These days, no matter where you go—from restaurants to grocery stores—the words “gluten free” are prominent, always it seems with the implication of overall health. But gluten free is a very specific need, for a specific problem. This problem is celiac disease, and in a much lesser form, gluten sensitivity.
According to the National Foundation for Celiac Awareness (NFCA), celiac disease is a genetic autoimmune disease that damages the villi of the small intestine and interferes with absorption of nutrients from food. An estimated one in 133 Americans, or about one percent of the population, has celiac disease. Celiac disease can affect men and women across all ages and races. It is estimated that 83 percent of Americans who have celiac disease are undiagnosed or misdiagnosed with other conditions.
The other condition, which is more commonly claimed, is non-celiac gluten sensitivity, or gluten intolerance. It causes the body to mount a stress response (often GI symptoms) different from the immunological response that occurs in those who have celiac disease (which most often causes intestinal tissue damage).
As with most allergies, a non-celiac gluten sensitivity, basically a wheat allergy, causes the immune system to respond to a food protein because it considers it dangerous to the body when it actually isn’t. This immune response is often time-limited and does not cause lasting harm to body tissues.
According to Dr. Alan Gingold of Digestive Healthcare Center in New Jersey. “Those with gluten sensitivity can experience symptoms such as “foggy mind”, depression, ADHD-like behavior, abdominal pain, bloating, diarrhea, constipation, headaches, bone or joint pain, and chronic fatigue when they have gluten in their diet, but other symptoms are also possible. While these are also common symptoms of celiac disease, these individuals do not test positive for celiac disease or for a wheat allergy.” There is also no test for gluten sensitivity.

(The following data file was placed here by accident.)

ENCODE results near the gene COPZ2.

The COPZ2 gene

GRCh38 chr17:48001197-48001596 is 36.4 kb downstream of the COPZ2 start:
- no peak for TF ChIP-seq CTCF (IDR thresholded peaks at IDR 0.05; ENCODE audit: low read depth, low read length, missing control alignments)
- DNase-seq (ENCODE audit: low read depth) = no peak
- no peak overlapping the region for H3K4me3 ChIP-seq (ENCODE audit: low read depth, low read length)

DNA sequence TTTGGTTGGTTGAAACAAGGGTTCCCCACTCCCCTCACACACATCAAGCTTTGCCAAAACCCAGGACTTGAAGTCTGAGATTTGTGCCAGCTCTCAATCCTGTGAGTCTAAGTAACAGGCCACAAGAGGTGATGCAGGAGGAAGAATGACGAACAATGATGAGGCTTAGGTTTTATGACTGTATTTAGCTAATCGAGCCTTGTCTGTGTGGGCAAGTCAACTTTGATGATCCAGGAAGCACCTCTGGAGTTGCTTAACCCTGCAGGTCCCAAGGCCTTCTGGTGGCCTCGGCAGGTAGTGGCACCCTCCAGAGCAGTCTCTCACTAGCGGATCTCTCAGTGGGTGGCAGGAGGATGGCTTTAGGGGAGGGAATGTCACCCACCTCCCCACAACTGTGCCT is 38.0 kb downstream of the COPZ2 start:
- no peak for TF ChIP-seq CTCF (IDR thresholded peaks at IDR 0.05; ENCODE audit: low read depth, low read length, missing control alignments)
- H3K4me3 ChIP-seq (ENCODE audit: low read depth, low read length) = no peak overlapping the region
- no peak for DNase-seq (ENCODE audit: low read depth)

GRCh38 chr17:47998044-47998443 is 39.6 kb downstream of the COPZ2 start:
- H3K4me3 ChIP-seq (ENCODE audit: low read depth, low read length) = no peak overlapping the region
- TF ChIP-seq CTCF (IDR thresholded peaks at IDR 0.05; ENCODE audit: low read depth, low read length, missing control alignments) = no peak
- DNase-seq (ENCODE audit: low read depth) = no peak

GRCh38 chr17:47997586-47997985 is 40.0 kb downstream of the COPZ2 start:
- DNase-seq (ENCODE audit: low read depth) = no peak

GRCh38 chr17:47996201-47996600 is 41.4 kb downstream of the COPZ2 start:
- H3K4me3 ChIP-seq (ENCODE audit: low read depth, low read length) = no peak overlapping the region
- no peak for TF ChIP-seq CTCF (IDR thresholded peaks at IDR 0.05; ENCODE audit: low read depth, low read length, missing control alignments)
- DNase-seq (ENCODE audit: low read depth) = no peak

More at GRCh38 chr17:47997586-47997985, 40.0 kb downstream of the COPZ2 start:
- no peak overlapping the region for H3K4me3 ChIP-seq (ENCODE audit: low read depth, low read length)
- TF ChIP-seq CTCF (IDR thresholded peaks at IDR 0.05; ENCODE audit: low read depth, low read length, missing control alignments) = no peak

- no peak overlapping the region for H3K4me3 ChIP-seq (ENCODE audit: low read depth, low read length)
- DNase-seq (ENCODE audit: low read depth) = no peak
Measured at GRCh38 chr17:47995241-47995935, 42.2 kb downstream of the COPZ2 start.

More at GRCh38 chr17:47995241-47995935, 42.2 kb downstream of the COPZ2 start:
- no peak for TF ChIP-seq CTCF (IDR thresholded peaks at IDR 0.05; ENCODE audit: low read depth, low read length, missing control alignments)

Celiac disease is diagnosed by testing. Digestive Healthcare determines celiac disease with blood tests, which can reveal the presence of antibodies in the bloodstream that are produced by the body in response to gluten ingestion. The other procedure is an upper endoscopy to evaluate the lining and shape of the stomach and upper small intestine. In addition, biopsies of the first portion of the small intestine can be performed to check for the presence of celiac disease.
What exactly is gluten? Gluten is a specific type of protein, but not the one in meat or eggs. Instead, gluten is found in wheat, rye, and barley. Going gluten-free means avoiding these grains. A gluten-free diet is essential for most people with gluten allergies or celiac disease.
There are no pharmaceutical cures for celiac disease. A 100 percent gluten-free diet is the only existing treatment for celiac today. In addition, gluten-free is big business. According to the National Foundation for Celiac Awareness, Gluten-free sales reached more than $2.6 billion by the end of 2010 and are now expected to exceed more than $5 billion by 2015. (Source: Packaged Facts, 2011)
According to Dr. Gingold, “Those with celiac disease (or gluten sensitivity) can control their condition by eating a gluten free diet. Due to the popularity of this diet, it is estimated that up to 30 percent of the population is interested in avoiding or cutting down on gluten. However, for those who really need the diet, it is not just a fad, it is vital.”
Below is a list of gluten free foods. These are inherently gluten free, while some gluten containing foods are manufactured in gluten free versions, using substitute grains or flours, for example.
- Beans, seeds and nuts in their natural, unprocessed form
- Fresh eggs
- Fresh meats, fish and poultry (not breaded, batter-coated or marinated)
- Fruits and vegetables
- Most dairy products
It’s important to make sure that foods are not processed or mixed with gluten-containing grains, additives or preservatives. Many grains and starches can be part of a gluten-free diet, such as:
- Corn and cornmeal
- Gluten-free flours (rice, soy, corn, potato, bean)
- Hominy (corn)
How do you know if a food product is gluten free? While there is no requirement that gluten free foods must be labeled “gluten free”, the Food and Drug Administration (FDA) created a gluten free food labeling rule. According to the rule, when a manufacturer chooses to advertise “gluten-free” on food packaging, the item must comply with the new FDA definition of the term – less than 20 parts per million (ppm) of gluten. Any food product conforming to the standard may be labeled “gluten free” even if it is naturally gluten-free (i.e., water or fruits and vegetables).